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Reading Novels

George Hughes

Publication Year: 2002

Reading Novels is a unique piece of practical criticism, a comprehensive "poetics" of a genre that has not attracted a great deal of attention, at least not on this level. It is a reader's and student's guide that reaches beyond issues of individual texts and historical traditions to essential features of the form.

Published by: Vanderbilt University Press


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pp. 1-3

Title Page

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pp. 4-5

Table of Contents

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pp. v-vi

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pp. vii-x

George Hughes’s Reading Novels is a unique piece of practical criticism, a comprehensive “poetics” of a genre that has not attracted a great deal of such attention, at least not on this level. It is a reader’s and student’s guide that reaches beyond issues of individual texts and historical traditions to essential features of the form. ...

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pp. xi-xiv

This is a book about analysis of the novel in English. It started off, however, from discussions with teachers of French literature, in the course of which I became aware that interesting things were going on in France, particularly among a generation of academics who have absorbed the work of Gérard Genette and begun to build on it in new ways. ...

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pp. 1-12

According to the French poet Jacques Roubaud, every reading of a poem by every reader is a kind of translation. What makes up the poem in the end is the sum of all the readings. The same might be said of the novel. A novel is usually a long work that cannot be read in one stretch; ...

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Part I: Openings

A writer has somehow imagined a world, and readers somehow follow the writer into it. This process is fundamental to novels—so fundamental that most readers, in most of their readings, simply take it for granted. If we want to develop our understanding of novels seriously, however, we need to have some insight into how it is done. ...

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1. Starting the Analysis

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pp. 15-38

Analysis of a text begins with reconsideration and re-reading. We never encounter a novel as something completely unknown or unpredictable: we come to it with pre-expectations that will constantly be adjusted as we read on. A first reading of a novel is usually an attempt to go right through the work, to gather a global sense of its qualities. ...

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2. Space and Time

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pp. 39-54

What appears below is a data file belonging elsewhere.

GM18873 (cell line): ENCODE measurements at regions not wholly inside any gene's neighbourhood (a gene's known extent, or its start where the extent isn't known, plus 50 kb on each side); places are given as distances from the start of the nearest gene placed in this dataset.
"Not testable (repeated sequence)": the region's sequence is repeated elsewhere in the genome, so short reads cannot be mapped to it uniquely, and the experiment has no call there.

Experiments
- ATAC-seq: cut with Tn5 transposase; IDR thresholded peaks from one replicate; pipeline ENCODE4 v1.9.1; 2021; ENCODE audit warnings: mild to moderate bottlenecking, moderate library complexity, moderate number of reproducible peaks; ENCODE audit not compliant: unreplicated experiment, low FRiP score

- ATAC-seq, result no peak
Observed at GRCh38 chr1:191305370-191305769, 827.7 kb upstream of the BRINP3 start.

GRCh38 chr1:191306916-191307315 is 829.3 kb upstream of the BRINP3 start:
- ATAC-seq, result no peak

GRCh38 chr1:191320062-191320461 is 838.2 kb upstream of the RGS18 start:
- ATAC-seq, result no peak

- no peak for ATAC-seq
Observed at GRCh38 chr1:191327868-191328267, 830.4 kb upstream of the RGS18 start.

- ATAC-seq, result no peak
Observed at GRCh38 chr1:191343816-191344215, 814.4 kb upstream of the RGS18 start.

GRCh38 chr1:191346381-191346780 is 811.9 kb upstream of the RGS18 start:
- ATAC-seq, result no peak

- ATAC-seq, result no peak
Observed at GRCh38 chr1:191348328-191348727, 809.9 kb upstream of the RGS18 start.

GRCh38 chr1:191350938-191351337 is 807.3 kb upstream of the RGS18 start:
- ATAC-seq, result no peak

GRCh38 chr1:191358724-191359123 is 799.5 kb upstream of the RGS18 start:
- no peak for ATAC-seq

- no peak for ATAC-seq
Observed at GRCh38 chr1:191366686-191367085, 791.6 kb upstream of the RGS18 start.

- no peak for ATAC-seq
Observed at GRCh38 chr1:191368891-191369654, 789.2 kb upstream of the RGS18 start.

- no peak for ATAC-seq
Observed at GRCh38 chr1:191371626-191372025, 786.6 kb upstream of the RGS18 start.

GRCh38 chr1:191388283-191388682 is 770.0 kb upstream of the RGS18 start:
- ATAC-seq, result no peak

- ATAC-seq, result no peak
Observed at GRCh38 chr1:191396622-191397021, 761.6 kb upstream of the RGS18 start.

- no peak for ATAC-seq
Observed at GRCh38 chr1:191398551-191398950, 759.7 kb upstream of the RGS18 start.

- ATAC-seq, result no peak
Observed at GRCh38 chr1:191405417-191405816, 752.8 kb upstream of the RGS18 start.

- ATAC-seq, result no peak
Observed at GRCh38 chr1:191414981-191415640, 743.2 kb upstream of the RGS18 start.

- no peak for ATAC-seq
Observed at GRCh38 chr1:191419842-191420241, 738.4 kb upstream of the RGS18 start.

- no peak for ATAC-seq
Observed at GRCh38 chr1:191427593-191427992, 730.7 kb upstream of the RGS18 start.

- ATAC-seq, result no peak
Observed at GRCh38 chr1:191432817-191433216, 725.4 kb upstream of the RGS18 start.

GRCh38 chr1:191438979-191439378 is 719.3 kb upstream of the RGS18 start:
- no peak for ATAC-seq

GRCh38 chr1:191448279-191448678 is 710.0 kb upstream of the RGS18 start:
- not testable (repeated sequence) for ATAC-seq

A common feature of modern Western art forms is that they try to fix what they show in a particular space and time. A novel will establish a textworld in which events can be related to one another, and the people and things it concerns will be placed in some kind of setting. ...

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Part II: Description, Character, Dialogue, and Monologue

Where do we go after the opening? Novels are typically long works, and it is not feasible to attempt an exhaustive analysis of every part, even if we could agree (which seems unlikely) on what an “exhaustive analysis” would include. As we have seen, the opening section of a novel provides an important primary focus for developing a reading. ...

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3. Description

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pp. 57-70

Most novels contain passages of description. Quick or careless readers may be tempted to skip such passages, often because they seem to lack suspense or simply to be ornamental. But, as Philippe Hamon has pointed out, they can offer a different kind of pleasure to the reader and demand a different competence in reading. ...

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4. Character and Character Portraits

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pp. 71-86

A focus on character, which treats fictional characters as real people, and speculates about what they would, or should, or could have done, is one of the most traditional and popular ways to approach the novel. Discussion of this kind is as typical of theorists as of antitheorists, and it is as typical of naive readings as of sophisticated analysis. ...

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5. Dialogue

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pp. 87-103

In the traditional novel, dialogue is one of the chief sites where novelists seem to show real life directly. Quick and superficial readers skip through descriptions and immerse themselves in dialogue with relief. Dialogue changes the look of the text, producing blank spaces on the page, a variation that is pleasing to the eye and relaxing to read. ...

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6. Monologue and Stream of Consciousness

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pp. 104-110

The modern sense of monologue is, according to the Oxford English Dictionary, a “dramatic composition for a single performer” or “a long speech or harangue delivered by one person.” It is also “a literary composition of this nature.” Insofar as it resembles a speech, then, a first-person novel may be seen as a kind of monologue. ...

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7. Free Indirect Discourse

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pp. 111-116

In Doris Lessing’s The Good Terrorist Alice is sitting at the kitchen table thinking about housework. We are given something like interior monologue, but which is narrated to us using the third-person she: ...

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Part III: Narrative and Narrators

Edith Wharton starts off Ethan Frome (1911): “I had the story, bit by bit, from various people, and, as generally happens in such cases, each time it was a different story.” Part III of this book is concerned with how stories like that in Ethan Frome are put together “bit by bit” and told—in other words, with problems of narrative and narrators. ...

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8. Narrative I

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pp. 119-130